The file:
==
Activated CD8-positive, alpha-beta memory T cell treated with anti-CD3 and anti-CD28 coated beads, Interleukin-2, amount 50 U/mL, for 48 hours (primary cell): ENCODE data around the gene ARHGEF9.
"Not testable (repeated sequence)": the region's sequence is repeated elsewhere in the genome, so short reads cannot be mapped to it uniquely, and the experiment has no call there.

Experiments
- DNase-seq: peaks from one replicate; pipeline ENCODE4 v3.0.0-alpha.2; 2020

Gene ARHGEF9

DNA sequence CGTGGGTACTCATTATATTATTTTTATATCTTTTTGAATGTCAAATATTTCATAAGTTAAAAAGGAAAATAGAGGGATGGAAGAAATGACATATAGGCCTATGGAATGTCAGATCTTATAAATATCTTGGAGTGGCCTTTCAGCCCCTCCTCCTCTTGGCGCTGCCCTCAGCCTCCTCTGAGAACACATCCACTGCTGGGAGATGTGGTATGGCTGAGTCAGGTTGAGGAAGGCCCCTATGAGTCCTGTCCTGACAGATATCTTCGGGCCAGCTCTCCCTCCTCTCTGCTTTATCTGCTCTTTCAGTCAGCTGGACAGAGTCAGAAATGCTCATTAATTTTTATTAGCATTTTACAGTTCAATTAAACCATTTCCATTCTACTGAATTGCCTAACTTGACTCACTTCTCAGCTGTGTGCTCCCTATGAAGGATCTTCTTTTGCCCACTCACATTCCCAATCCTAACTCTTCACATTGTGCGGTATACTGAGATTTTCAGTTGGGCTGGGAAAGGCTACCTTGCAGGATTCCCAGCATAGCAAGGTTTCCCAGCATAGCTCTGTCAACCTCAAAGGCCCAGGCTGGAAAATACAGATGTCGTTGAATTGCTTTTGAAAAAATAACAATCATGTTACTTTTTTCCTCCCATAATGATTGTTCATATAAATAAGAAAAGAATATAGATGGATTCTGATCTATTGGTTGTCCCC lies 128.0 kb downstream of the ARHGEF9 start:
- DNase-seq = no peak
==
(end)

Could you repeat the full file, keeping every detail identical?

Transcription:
Activated CD8-positive, alpha-beta memory T cell treated with anti-CD3 and anti-CD28 coated beads, Interleukin-2, amount 50 U/mL, for 48 hours (primary cell): ENCODE data around the gene ARHGEF9.
"Not testable (repeated sequence)": the region's sequence is repeated elsewhere in the genome, so short reads cannot be mapped to it uniquely, and the experiment has no call there.

Experiments
- DNase-seq: peaks from one replicate; pipeline ENCODE4 v3.0.0-alpha.2; 2020

Gene ARHGEF9

DNA sequence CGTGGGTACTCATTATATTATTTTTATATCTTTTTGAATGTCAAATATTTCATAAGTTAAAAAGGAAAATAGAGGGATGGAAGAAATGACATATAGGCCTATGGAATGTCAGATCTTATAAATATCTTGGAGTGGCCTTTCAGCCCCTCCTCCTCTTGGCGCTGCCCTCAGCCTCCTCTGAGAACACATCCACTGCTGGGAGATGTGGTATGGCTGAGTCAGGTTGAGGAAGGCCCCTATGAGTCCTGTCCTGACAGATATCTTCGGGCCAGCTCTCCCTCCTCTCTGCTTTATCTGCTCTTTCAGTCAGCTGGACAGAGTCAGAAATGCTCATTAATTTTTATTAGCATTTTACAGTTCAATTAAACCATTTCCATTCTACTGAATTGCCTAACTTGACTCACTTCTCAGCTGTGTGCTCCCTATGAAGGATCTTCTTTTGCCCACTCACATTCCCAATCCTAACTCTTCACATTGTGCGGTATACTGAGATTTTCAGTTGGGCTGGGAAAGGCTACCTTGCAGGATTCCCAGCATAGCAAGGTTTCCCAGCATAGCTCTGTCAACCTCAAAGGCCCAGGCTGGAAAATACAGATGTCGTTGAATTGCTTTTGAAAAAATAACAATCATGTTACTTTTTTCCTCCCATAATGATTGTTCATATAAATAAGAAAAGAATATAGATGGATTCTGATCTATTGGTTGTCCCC lies 128.0 kb downstream of the ARHGEF9 start:
- DNase-seq = no peak